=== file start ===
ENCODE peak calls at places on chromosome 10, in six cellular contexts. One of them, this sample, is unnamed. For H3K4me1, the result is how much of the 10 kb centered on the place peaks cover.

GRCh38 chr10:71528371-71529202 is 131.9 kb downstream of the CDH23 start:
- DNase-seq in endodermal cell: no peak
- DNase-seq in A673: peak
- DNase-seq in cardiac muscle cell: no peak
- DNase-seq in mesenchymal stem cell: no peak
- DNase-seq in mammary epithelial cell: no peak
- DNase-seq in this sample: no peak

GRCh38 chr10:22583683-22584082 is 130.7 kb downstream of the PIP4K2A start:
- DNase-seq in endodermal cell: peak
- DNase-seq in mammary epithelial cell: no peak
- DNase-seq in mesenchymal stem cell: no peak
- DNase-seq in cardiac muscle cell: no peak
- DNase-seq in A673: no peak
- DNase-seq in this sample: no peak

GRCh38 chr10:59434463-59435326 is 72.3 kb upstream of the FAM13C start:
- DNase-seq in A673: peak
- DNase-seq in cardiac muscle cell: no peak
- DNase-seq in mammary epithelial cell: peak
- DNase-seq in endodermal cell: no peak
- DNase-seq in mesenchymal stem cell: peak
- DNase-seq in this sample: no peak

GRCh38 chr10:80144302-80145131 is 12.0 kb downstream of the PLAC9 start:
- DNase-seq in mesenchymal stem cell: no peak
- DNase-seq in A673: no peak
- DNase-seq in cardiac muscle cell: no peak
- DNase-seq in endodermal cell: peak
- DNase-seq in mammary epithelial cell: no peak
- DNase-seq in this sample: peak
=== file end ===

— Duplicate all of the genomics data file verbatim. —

ENCODE peak calls at places on chromosome 10, in six cellular contexts. One of them, this sample, is unnamed. For H3K4me1, the result is how much of the 10 kb centered on the place peaks cover.

GRCh38 chr10:71528371-71529202 is 131.9 kb downstream of the CDH23 start:
- DNase-seq in endodermal cell: no peak
- DNase-seq in A673: peak
- DNase-seq in cardiac muscle cell: no peak
- DNase-seq in mesenchymal stem cell: no peak
- DNase-seq in mammary epithelial cell: no peak
- DNase-seq in this sample: no peak

GRCh38 chr10:22583683-22584082 is 130.7 kb downstream of the PIP4K2A start:
- DNase-seq in endodermal cell: peak
- DNase-seq in mammary epithelial cell: no peak
- DNase-seq in mesenchymal stem cell: no peak
- DNase-seq in cardiac muscle cell: no peak
- DNase-seq in A673: no peak
- DNase-seq in this sample: no peak

GRCh38 chr10:59434463-59435326 is 72.3 kb upstream of the FAM13C start:
- DNase-seq in A673: peak
- DNase-seq in cardiac muscle cell: no peak
- DNase-seq in mammary epithelial cell: peak
- DNase-seq in endodermal cell: no peak
- DNase-seq in mesenchymal stem cell: peak
- DNase-seq in this sample: no peak

GRCh38 chr10:80144302-80145131 is 12.0 kb downstream of the PLAC9 start:
- DNase-seq in mesenchymal stem cell: no peak
- DNase-seq in A673: no peak
- DNase-seq in cardiac muscle cell: no peak
- DNase-seq in endodermal cell: peak
- DNase-seq in mammary epithelial cell: no peak
- DNase-seq in this sample: peak